The Foul Reign of Self-Reliance
My first exposure to the high-flown pap of Benjamin Anastas’s “The Foul Reign of Self-Reliance” came in a quiet library at the private institution where I had enrolled to learn the secrets of education and because I wanted, at the age of 21, to fulfill my philosophy core and graduate on time. Cute openings aside, Mr. Anastas has a significant amount of gall calling his private school teacher Mr. Sideways when it seems, to me, that he is the one with the skewed vision. As I read through his essay the first time, I found myself growing discontented and distant from the author. As I read through it a second time, I began to grow increasingly frustrated and outraged at how Anastas twisted Emerson’s words to fit his purpose and distorted Emerson’s central message to make it appear self-centered and egotistical. Anastas refers to Emerson’s doctrine as a “spell” that countless others have fell under throughout the past and present. I would like to remind Mr. Anastas that many of those “countless others” that were influenced by Emerson’s “spell”, as he puts it, are people that went on to shape American culture as we know it. Is self-reliance not what this country was built on? Did we not break away from the English Monarchy because we were tired of following, tired of not taking action in our own beliefs? From what I remember each of the colonies were founded because an individual decided to strike out on what they believed in. While my outrage at Anastas is clearly evident, I find it ironic that Emerson would argue that Anastas is in fact doing what the “Self-Reliance” preaches – voicing one’s own ideas and thoughts instead of accepting what those before have said. By striking out against Emerson (an author who many have followed over the years), Anastas is in fact qualifying that which he is against. In this essay I will attempt to refute Benjamin’s criticisms by justifying Emerson’s main themes of “Self-Reliance”. While I don’t agree fully with Emerson’s essay, which I hope will be evident, I find most of “The Foul Reign” obstinate and far from the truth.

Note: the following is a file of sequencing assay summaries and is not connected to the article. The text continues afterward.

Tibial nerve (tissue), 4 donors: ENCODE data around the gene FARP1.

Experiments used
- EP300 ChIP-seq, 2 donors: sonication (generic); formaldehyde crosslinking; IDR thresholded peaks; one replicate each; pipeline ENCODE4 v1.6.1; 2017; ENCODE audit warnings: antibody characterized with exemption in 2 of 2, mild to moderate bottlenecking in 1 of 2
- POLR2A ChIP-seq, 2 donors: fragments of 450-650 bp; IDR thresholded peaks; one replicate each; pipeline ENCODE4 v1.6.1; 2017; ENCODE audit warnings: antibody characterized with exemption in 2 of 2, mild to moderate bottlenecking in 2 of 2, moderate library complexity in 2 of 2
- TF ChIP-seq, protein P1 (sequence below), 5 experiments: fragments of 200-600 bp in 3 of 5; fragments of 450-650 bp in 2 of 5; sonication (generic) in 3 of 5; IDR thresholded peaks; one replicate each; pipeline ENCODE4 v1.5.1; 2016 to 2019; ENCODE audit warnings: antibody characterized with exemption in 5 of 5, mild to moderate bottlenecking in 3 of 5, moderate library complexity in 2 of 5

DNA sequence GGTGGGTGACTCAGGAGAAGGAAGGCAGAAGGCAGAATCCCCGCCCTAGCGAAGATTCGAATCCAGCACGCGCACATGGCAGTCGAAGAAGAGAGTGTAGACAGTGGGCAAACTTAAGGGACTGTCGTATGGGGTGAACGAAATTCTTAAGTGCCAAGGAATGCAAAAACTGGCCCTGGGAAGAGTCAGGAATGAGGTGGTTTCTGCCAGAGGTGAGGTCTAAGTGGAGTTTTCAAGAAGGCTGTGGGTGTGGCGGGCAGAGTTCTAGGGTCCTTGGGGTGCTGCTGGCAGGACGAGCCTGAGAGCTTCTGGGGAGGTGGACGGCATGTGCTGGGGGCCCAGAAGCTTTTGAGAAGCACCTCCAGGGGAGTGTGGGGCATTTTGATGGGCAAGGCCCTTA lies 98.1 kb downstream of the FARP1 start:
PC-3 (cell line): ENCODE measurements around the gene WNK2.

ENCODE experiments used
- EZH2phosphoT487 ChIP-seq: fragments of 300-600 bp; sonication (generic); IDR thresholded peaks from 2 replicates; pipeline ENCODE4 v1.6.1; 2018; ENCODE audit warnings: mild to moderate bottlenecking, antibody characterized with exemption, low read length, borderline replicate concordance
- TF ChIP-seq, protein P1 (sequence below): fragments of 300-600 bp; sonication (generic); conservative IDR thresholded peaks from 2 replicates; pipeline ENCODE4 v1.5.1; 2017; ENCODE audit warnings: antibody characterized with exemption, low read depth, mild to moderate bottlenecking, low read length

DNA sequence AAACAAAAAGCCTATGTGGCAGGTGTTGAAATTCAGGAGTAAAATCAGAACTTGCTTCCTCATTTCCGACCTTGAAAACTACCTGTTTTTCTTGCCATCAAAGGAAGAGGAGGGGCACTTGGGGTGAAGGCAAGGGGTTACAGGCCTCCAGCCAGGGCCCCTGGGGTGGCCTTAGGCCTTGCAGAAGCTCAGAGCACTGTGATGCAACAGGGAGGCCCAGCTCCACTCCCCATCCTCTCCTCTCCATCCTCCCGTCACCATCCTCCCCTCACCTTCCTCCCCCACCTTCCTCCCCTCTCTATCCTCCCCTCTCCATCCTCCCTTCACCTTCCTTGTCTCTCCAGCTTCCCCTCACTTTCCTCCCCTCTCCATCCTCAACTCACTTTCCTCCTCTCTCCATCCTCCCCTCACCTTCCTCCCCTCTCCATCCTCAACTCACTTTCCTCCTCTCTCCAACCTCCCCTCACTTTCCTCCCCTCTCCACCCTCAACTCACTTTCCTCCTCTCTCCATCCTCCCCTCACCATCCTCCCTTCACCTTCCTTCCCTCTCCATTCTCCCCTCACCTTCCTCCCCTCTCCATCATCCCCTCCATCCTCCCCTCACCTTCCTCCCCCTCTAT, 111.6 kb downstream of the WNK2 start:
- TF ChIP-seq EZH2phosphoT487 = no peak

One of the first themes that Emerson dives into in his essay is that of societal disapproval and foolish consistency. He writes, “For nonconformity the world whips you with its displeasure.”(Emerson, p. 156) What a quote indeed. In today’s world of tech savvy, body conscious, like minded individuals, to speak your mind openly in opposition of “the big issues” or the major trends is to be met with scorn by one’s peers. We are so afraid of being judged and outcast that we settle easily into the group think mentality. Education is the perfect example of this. Professors are constantly challenging students to speak their minds and yet, we the pupils find ourselves not independently thinking of the question, but rather answering with what we think the teacher wants to hear. God forbid the professor or other students laugh at our ideas or disagree with us altogether. So we stifle down our true beliefs, rather than think of facing embarrassment. “Trust thyself: every heart vibrates to that iron string,” Emerson says. (Emerson, p. 151) Anastas goes on to scorn this line by saying that they are so ingrained in us that they feel like natural law. That is because if it natural law! As Emerson says, it would be unnatural to go against that which we feel and believe and believe in our hearts.
“A foolish consistency is the hobgoblin of little minds, adored by little statesmen and philosophers and divines.”(Emerson, p. 157) In this quote, Emerson is discussing the importance of following ones nature and internal truth on a day-by-day basis. He explains that there is nothing wrong with waking up one day and radically changing one’s views. It is, Emerson says, actually encouraged. Clinging to the past will on result in a waste of time and resources and will never allow the human to reach its full potential. It is the collection of these...
Bibliography: 1) Emerson, Ralph Waldo. Selected Essays, Lectures, And Poems. New York: Bantam Classics, 1990. Print.
2) Benjamin, Anastas. "The Foul Reign of Self-Reliance."New York Times 2 12 2011, n. pag. Web. 24 Feb. 2012.
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